Tag Archives: Massimiliano Mollona

Massimiliano Mollona: The end of the Latin American pink tide? An introduction

This post is the introduction to a series on the Latin American pink tide, moderated and edited by Massimiliano Mollona (Goldsmiths, University of London).

The twenty-first century opened with a wave of radical political mobilizations sweeping through Latin America and brought left-wing parties in power in Brazil (2002), Argentina (2003), Uruguay (2004), Bolivia (2006), Chile (2006), Ecuador (2006), Paraguay (2008), and Peru (2011). The so-called “pink tide” was the result of the massive societal mobilization against the dislocation brought by dictatorships in the 1980s and the radical privatizations and austerity measures pushed through by neoliberal social democracies in the 1990s. The core impulse of this new political phenomenon were the cross-sectional and horizontal alliances between anti-imperialist, white middle classes; the traditional labor movement; and indigenous, women, and urban organizations. The antiglobalization movement that emerged from the World Social Forum (WSF) was another central engine of the pink tide, in creating a liaison between parties and social movements, and renewing the labor movement by bringing together the traditional industrial trade unions and diverse sections of civil society. In power, left-wing governments across Latin America renationalized companies, set in motion massive programs of poverty reduction and urban participation, which empowered women, indigenous, and black minorities.

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Massimiliano Mollona: Ethnographic filmmaking and the political imagination: A review of “Desert People” by Ian Dunlop (1967)

In the opening sequences of Desert People (1967, 49 minutes, Australian National Film Board), we read, “This is a film on two families of the western Australian desert.” But in fact the film’s real subject is the wonderful Gibson Desert—whose textural surface is magically rendered by black and white 35mm film—and the relationship with “its” people as they constantly move across it, stopping only for short moments of rest. This relationship is marked by material scarcity and hard labor. We see boys and men restlessly digging the hard surface of the desert with spears and wooden tools. We see their bodies slowly disappearing inside it, to reappear with handfuls of water, small lizards, and rats. We see women making food out of wild grass. We see families gathering to eat, forced into a momentary standstill by the heat of the sun at midday.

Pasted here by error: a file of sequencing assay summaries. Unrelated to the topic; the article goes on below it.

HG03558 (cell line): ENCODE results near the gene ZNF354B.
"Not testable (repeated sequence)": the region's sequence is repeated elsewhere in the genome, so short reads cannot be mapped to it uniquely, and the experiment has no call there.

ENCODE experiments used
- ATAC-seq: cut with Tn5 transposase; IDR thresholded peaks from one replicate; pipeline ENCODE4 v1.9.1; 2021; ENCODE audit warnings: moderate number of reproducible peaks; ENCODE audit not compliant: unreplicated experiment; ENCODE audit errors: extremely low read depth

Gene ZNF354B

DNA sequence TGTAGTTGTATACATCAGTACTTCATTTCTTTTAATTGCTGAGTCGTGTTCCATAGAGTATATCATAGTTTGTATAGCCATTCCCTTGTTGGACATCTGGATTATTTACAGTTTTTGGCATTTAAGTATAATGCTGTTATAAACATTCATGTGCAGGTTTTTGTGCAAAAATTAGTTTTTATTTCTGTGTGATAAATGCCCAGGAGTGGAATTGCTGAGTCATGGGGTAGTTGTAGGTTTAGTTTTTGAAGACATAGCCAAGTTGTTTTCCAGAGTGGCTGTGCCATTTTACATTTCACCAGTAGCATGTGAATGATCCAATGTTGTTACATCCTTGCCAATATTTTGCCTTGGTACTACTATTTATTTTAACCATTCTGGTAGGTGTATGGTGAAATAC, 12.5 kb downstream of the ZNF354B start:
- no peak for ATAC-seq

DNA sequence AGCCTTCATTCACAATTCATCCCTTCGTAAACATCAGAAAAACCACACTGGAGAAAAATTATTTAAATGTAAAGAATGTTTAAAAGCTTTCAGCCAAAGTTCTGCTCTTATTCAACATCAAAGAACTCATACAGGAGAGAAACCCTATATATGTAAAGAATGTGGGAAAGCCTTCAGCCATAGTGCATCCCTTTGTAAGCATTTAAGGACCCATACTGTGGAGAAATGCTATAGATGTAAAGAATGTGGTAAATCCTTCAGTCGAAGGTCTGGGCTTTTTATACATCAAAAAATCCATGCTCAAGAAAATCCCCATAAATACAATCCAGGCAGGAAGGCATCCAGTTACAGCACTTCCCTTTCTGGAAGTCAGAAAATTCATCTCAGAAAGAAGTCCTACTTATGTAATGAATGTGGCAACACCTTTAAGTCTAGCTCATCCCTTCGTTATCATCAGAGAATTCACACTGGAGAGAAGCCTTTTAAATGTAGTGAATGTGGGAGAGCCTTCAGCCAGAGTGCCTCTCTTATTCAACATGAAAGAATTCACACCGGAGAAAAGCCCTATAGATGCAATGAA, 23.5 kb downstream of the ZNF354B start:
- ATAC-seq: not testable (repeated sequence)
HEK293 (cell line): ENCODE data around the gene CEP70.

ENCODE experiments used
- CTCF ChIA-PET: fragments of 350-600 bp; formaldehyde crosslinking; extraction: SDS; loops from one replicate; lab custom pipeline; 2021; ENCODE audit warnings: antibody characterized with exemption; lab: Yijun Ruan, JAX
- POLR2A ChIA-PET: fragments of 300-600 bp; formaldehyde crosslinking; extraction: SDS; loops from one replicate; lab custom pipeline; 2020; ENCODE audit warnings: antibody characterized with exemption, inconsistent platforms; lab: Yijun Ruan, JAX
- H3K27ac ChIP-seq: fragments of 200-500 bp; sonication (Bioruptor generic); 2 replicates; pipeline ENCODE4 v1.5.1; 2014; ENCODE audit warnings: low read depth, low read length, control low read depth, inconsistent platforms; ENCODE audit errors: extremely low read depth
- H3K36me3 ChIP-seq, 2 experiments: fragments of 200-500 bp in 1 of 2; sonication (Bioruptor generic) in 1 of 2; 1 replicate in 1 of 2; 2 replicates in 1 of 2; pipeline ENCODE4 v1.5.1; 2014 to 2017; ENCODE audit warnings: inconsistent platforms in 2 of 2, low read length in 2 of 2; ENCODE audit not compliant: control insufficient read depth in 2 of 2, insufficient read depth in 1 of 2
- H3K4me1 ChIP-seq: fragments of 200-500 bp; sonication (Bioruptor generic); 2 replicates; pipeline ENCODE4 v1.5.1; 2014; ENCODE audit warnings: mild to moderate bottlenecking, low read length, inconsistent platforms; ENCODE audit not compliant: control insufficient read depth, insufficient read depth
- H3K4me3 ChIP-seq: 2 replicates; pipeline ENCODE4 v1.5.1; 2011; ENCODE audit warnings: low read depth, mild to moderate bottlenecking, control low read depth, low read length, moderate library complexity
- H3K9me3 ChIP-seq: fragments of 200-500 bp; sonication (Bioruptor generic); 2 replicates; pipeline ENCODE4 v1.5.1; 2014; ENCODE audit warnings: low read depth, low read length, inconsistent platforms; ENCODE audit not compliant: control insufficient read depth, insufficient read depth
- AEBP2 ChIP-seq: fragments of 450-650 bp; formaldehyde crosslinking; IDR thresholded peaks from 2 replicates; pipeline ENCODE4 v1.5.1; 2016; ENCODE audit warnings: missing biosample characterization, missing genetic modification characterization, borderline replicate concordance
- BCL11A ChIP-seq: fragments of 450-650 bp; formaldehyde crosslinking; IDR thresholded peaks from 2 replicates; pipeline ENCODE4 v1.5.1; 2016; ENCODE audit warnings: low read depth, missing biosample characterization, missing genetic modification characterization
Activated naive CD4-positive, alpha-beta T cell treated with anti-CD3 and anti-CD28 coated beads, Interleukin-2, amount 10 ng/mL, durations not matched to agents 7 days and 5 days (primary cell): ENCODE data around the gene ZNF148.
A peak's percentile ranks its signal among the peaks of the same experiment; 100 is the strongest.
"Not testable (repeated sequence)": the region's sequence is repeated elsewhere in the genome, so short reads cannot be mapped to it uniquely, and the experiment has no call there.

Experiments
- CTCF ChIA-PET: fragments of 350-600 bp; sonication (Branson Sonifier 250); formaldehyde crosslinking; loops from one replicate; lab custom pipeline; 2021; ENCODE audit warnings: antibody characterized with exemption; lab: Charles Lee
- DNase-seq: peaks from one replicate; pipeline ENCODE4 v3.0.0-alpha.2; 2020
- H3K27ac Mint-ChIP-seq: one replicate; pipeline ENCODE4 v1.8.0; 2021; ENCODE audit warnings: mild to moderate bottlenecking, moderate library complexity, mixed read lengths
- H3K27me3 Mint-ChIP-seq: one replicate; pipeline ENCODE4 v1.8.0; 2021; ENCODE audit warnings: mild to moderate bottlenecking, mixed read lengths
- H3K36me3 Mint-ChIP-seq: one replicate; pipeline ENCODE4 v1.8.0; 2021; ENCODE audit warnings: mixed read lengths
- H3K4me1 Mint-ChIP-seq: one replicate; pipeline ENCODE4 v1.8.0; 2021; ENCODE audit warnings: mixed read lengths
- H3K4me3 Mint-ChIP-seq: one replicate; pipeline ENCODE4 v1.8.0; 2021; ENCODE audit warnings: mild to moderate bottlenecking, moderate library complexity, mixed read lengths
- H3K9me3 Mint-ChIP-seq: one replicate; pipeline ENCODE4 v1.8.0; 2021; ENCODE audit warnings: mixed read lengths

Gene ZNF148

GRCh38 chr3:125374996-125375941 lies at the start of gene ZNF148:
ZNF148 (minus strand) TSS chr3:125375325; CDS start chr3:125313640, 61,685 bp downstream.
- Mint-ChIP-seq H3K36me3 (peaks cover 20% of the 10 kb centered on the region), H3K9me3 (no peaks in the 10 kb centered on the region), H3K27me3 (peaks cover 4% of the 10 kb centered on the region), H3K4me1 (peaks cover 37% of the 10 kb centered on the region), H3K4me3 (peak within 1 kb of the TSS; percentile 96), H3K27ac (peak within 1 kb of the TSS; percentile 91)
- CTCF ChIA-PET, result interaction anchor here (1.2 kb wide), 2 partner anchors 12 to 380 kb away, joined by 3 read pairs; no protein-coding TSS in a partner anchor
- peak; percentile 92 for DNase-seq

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Massimiliano Mollona: The Brazilian “June” revolution: Urban struggles, composite articulations, and new class analysis

The June 2013 revolution that shook Brazil last year took everybody by surprise. It started in Sao Paulo as a small gathering against a looming rise in the cost of public transport, and in two weeks it spread to 400 cities and towns, bringing millions of people (6 percent of the national population) to the streets and forcing President Dilma Rousseff to start a process of constitutional reform. For many political observers, this “movement of movements” was a labor movement, which brought together diverse forces of labor—the kind of Latin American “bricolage” socialist movements described by Göran Therborn (2012).1 But, are these bricolaged, working-class formations—to use the expression of Van der Linden—“atypical”? Atypical in relation to what? Are they not part of the same tradition of working-class “communing” described by Susser (2013) and Kalb (2014) for the United States and Europe? Contemporary urban struggles are complex and complicate traditional, factory-based, approaches to class. Below, I describe and analyze the struggles that took place in Rio de Janeiro in the summer 2013 and offer some ideas on how anthropology, geography, and political economy can be put in dialogue for a contemporary class analysis.2

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